What are the criticisms of the cervicogenic hypothesis of the pathogenesis of brachioradial pruritus?

Updated: Oct 05, 2020
  • Author: Julianne Mann, MD; Chief Editor: Dirk M Elston, MD  more...
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Cervical spinal disease is generally a permanent disorder and, as such, should produce a continuous neuropathic itch, rather than relapsing and remitting symptoms.

Cervical nerve blocks have been reported to be unhelpful. This may suggest that the location of the lesion is either more central (dorsal horn) or more peripheral (sensory nerve endings in the arm).

Degenerative cervical spinal changes are found in 70% of asymptomatic women and 95% of asymptomatic men older than 65 years [30] ; thus, without age-matched controls, implicating cervical spinal disease as the cause of brachioradial pruritus is erroneous. [31] In a large retrospective case series, symptoms of brachioradial pruritus were attributed to cervical spine abnormalities among only 25% of patients. [32]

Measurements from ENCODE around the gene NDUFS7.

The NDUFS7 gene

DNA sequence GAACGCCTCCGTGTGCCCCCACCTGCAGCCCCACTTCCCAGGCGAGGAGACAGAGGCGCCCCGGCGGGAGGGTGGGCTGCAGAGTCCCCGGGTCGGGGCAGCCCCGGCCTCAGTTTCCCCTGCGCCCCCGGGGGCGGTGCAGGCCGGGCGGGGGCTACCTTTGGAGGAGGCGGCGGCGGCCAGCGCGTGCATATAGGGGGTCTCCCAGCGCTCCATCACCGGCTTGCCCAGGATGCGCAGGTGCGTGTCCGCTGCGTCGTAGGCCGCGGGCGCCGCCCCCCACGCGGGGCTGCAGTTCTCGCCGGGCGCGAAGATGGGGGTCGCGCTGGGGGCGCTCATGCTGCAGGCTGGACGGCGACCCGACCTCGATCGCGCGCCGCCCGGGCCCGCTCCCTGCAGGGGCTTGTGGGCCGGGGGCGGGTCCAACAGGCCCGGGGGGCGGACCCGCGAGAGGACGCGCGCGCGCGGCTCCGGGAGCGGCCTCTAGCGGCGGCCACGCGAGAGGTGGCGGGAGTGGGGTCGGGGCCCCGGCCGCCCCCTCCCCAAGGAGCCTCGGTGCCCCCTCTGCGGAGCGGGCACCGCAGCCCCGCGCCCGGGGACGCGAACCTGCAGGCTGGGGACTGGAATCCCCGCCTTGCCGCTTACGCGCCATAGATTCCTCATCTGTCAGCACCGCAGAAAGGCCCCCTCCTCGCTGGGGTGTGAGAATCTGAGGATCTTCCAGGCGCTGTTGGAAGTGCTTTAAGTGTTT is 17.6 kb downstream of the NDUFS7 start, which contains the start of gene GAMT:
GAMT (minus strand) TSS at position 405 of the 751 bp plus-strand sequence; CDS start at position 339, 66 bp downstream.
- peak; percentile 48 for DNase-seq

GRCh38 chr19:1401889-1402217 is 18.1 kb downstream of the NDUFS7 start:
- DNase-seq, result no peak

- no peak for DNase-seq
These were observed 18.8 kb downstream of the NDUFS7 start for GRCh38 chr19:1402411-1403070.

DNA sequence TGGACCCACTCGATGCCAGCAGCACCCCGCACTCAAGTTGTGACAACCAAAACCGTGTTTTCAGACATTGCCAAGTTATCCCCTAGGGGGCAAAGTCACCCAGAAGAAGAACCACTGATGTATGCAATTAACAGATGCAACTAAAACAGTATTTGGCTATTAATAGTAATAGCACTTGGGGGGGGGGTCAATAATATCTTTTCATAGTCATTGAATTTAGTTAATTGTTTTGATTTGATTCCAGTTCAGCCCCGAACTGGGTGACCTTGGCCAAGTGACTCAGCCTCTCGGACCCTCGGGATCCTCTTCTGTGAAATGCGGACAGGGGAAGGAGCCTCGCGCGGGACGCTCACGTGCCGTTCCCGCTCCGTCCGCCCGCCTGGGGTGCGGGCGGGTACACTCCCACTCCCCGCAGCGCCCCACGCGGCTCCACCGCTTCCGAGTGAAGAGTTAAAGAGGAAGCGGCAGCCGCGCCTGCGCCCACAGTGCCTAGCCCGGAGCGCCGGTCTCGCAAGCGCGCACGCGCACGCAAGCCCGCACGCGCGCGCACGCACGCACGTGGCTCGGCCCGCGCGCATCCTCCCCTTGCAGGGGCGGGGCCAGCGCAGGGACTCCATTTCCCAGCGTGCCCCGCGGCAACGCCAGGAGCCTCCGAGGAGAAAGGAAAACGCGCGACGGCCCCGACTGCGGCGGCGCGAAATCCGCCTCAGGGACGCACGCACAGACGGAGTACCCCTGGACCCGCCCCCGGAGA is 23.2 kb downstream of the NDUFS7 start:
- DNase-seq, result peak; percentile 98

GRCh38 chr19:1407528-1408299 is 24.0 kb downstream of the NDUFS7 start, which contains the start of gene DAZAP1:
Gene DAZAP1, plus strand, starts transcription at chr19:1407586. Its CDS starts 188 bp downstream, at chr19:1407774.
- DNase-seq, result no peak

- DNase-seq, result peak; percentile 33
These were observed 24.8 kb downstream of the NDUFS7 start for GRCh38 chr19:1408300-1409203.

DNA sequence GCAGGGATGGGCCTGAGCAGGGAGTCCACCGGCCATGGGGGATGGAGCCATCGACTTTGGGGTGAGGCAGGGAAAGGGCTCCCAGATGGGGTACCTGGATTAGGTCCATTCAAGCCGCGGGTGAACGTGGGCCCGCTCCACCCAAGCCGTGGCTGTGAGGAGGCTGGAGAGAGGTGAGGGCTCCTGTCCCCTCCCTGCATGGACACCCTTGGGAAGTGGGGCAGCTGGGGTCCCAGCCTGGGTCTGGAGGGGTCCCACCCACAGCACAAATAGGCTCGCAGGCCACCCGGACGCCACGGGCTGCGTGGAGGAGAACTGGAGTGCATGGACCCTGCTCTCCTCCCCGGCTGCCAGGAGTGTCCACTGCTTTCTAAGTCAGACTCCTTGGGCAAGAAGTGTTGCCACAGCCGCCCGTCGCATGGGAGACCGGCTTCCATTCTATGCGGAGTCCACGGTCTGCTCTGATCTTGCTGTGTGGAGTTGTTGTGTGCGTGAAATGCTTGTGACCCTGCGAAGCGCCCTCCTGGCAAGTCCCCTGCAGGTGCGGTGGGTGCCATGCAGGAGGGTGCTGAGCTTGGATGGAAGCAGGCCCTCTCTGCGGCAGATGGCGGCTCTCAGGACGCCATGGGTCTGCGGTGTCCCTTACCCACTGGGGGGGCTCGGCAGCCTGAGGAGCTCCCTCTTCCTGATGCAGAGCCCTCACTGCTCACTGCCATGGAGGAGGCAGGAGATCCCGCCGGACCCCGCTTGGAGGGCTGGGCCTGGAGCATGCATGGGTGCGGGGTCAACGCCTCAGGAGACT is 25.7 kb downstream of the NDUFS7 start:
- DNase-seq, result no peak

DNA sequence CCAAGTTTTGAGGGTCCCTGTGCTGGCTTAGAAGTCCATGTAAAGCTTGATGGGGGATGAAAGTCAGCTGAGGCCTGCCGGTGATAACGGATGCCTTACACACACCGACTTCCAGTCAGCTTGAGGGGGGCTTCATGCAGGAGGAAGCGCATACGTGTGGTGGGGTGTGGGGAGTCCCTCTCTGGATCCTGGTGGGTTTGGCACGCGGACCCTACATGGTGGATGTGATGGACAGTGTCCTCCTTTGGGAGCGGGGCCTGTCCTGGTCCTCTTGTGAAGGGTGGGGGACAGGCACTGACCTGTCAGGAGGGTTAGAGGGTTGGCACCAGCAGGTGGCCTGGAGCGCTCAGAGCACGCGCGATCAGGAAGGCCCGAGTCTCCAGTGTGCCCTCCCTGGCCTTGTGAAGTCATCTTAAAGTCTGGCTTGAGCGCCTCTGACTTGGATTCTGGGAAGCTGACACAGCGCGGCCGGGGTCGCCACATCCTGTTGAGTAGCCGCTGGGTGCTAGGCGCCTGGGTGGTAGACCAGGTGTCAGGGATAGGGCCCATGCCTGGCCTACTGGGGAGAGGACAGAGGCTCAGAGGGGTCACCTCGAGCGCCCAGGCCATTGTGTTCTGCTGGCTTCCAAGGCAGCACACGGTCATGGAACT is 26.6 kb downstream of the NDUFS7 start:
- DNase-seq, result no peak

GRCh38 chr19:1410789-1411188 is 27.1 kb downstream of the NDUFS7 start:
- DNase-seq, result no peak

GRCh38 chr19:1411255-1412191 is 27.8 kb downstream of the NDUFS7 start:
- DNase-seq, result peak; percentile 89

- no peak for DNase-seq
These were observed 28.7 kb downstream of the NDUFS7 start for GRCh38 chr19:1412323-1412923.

Conventional electrophysiological testing may not be appropriate in investigating the pathophysiology of brachioradial pruritus because it measures conduction of myelinated fibers, while the afferent nerves that transmit itch are actually unmyelinated. [9]

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